Food Processing & Workers
Women, particularly immigrant women and women living in rural and urban areas, make up a large percentage of food workers who are involved in the direct processing and distribution of food. These workers include restaurant staff, as well as those working in processing factories and farms. These high impact jobs put women at an increased risk for sustaining injuries or being exposed to hazardous and infectious substances. Women who work in food manufacturing and processing industries show nearly a five-fold increase in the incidence of breast cancer,18 which can be attributed to exposure to carcinogenic and toxic substances.
The processing of seafood, a growing industry, has led to more frequent reports of occupational health problems, particularly asthma,19 and women are most affected, suffering incapacity and absenteeism, as a result of differences in physical exposures and psychosocial work environments. 20 Women may be more susceptible to toxicity due to their bodies having greater fat deposits than men. Toxic chemicals, particularly those that are fat soluble, can be stored in the body's adipose (fat) tissues. Seafood processors also suffer a great deal of skin ailments as a result of contact with harsh and toxic compounds, including those produced by the fish. These skin manifestations include urticaria and eczematous contact dermatitis of various types. Further, contact with the proteinaceous fish material causes a chronic recurrent dermatitis commonly known as protein contact dermatitis (PCD), and at least 75% of eczematous dermatitis cases are due to irritation caused by contact with water and products in fish juice.21,22
Overall, the health problems experienced by fish processing workers are attributed to those that are safety risks (mechanical and electrical accidents); excessive noise levels and low temperatures; bacterial and parasitic infections; bioaerosols containing seafood allergens, microorganisms, and toxins; and poor ergonomic practices and workplace organization.19
Another equally, or perhaps more, dangerous industry is that of meat processing, including slaughterhouses; and profitability is responsible for the majority of the injuries due to the focus on the speed of the production line. No matter what, the production line must keep moving, because if it stops, costs go up due to a loss of profit. Health and safety is certainly trampled in the quest for increased profits, and this is best exemplified by the fact that the typical line speed in an American slaughterhouse 25 years ago was about 175 cattle per hour, while some line speeds now approach 400 cattle per hour.23 Sure, technological advances are responsible for part of this increase; however, the powerlessness and desire to meet constantly increasing demands for improved productivity, which impacts American workers in just about every industry, explains the rest.
A host of traumatic injuries and fatalities often result from the need to keep the production line moving quickly; and even more frequent are cumulative trauma injuries. These injuries include carpal tunnel syndrome, which results from hours of repetitive motion and is quite painful and debilitating if left untreated. The rate of cumulative trauma injuries in meatpacking is the highest of any American industry, where it is about 33 times higher than the national average.23 Every year, nearly 1 out of 10 meatpacking workers, many of which are women filling low-paid positions, suffer a cumulative trauma injury.23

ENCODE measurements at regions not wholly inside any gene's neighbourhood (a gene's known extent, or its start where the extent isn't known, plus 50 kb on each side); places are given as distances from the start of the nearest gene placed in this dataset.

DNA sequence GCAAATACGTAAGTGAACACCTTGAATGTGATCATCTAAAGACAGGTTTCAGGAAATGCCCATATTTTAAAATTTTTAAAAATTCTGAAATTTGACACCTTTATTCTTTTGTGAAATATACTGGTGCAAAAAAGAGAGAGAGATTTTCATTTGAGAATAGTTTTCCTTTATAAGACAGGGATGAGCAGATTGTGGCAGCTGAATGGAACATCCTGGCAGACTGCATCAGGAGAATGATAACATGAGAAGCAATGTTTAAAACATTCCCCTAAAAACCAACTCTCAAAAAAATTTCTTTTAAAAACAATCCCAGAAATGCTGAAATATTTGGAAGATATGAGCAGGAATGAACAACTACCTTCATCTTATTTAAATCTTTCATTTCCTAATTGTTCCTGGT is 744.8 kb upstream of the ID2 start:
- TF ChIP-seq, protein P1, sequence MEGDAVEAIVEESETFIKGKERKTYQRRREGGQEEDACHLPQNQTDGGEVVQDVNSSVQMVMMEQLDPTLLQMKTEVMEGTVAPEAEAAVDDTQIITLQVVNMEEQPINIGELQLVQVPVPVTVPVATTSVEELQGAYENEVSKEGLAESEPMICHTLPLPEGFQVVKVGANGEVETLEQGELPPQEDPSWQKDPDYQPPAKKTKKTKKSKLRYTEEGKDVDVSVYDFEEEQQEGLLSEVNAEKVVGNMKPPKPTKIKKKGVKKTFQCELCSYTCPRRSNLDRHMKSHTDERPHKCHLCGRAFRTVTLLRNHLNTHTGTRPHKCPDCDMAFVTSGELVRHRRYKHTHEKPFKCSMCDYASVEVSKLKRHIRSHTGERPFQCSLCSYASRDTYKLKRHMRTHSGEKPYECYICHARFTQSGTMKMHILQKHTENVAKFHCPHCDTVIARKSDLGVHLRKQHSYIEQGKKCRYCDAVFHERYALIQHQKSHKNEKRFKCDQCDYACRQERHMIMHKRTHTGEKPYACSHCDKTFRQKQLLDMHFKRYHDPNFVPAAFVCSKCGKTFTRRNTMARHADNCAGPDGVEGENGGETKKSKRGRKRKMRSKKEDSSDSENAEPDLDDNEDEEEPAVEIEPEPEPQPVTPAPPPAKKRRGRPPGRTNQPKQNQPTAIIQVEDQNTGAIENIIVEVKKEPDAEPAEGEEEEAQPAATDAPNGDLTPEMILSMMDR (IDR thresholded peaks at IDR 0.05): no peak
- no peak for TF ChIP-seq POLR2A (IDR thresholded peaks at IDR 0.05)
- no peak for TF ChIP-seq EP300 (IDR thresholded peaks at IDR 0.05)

The situation for undocumented immigrant women working in the food processing industry is even more dire, as they are often exploited by employers. Undocumented workers often are willing to take the most physically demanding, and thus high risk jobs, and work in unsafe work environments. Clearly, employers who fill their processing plants with large numbers of undocumented workers do not care about federal regulations, whether they are those on immigration or occupational and environmental protections. Thus, undocumented workers are left in a position where they are exploited and have no legal means to report these violations.
A report by the 2010 Southern Poverty Law Center provided examples of how humiliation is a natural occurrence for undocumented workers, and this type of treatment not only creates physical problems, but also contributes to mental health concerns. The report found that undocumented workers were subjected to employers yelling at them, denying them bathroom breaks (and were actually told that those breaks would put their jobs at risk), sexually harassing and abusing them.24 Cumulative traumatic injuries are also a great concern, as the report shared the story of poultry processing workers who have to work quickly with scissors and who are forced to work to exhaustion with bleeding hands covered in bandages.24 Even more disheartening is that these undocumented workers do not receive employer-sponsored health insurance, and as low wage workers, they are without the financial means to pay for health services.
Next, the greatest humiliation often faced by undocumented women workers is that, if they are married, a number of the employers opt to pay them through their spouse's check.24This is certainly a far cry from gender pay equity, and represents the persistence of an archaic system of patriarchy where women are deemed the property of men, and thus their husbands are rightfully compensated for their labor outside of the home.